It seems that we need a better understanding of what is happening with food in society today.
From the 70′s to the 21st century Americans’ weight has increased by about 20 pounds and the national obesity rate has jumped to over 30 percent. It is no surprise that more and more people are becoming concerned with this epidemic that is costing our nation over $190 billion. Given this information, let’s ask ourselves, “How important is health and nutrition in our daily lives?”
According to this article, businesses lose billions because of higher healthcare rates, lowered productivity, increased absences, and elevated health insurance premiums. Infrastructure remodling, to make structures larger, is also becoming costly.
This New York Times article addressing obesity shares common themes found throughout this blog.
Four key points from the article:
- Conventional wisdom of 3,500 calories less to lose a pound of weight is wrong. The body changes as you lose. Interestingly, Dr. Chow, (I did not make that up) an investigator at the National Institute of Diabetes and Digestive and Kidney Diseases, found that the fatter you get, the easier it is to gain weight.
- Time is an important factor in weight loss. That’s because if you reduce your caloric intake, after a while, your body reaches equilibrium. It actually takes about three years for a dieter to reach their new “steady state.” Our model predicts that if you eat 100 calories fewer a day, in three years you will, on average, lose 10 pounds — if you don’t cheat.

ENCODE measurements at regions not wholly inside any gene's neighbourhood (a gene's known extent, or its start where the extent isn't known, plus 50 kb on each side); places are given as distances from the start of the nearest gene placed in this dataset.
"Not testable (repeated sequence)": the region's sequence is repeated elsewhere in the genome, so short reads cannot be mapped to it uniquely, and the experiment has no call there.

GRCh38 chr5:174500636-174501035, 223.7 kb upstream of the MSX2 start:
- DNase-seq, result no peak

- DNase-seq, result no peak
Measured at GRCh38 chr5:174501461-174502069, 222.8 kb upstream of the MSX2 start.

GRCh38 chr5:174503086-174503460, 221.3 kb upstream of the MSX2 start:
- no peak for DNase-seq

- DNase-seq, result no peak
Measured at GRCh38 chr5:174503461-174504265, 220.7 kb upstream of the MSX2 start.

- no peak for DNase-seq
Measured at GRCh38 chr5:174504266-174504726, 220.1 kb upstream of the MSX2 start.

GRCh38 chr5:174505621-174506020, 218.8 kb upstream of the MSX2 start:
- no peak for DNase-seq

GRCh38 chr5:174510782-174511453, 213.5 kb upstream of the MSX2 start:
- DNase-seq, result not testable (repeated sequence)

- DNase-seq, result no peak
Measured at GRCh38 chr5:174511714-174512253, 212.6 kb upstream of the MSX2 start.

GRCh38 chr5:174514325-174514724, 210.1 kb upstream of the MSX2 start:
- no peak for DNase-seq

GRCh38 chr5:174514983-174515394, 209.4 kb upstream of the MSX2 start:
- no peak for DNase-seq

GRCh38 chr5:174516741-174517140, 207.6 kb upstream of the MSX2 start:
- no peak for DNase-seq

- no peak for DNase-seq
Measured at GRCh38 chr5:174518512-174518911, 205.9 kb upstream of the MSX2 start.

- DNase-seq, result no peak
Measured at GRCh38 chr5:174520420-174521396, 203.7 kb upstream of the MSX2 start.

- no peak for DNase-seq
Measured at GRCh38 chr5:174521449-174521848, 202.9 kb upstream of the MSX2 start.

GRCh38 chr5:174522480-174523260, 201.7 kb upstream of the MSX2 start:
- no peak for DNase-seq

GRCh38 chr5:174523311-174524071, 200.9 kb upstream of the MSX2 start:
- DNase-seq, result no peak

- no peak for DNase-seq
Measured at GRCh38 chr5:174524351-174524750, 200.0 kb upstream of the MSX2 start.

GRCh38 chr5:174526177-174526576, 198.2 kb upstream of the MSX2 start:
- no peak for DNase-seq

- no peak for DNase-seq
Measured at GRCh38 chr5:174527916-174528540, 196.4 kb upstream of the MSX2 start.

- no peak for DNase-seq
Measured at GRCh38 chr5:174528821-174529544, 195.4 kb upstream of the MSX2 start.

- Huge variations in your daily food intake will not cause variations in weight, as long as your average food intake over a year is about the same. This is because a person’s body will respond slowly to the food intake.
- If you drop weight and return to your old eating habits, the time it takes to crawl back to your old weight is something like three years. To better understand an interactive model to plug in your information and learn how much you’ll need to reduce intake and increase activity to lose. bwsimulator.niddk.nih.gov. It will also give a rough sense of how much time it will take to reach the goal. Applied mathematics in action!
Ordinary people and especially the food industry may not want to hear some of this, but it is way too easy and common for someone to be consuming 6,000 calories a day, while one side is making money off of it and the other is getting ill and taxing society. According to the article, ”There’s no magic bullet. You simply have to cut calories and be vigilant for the rest of your life.”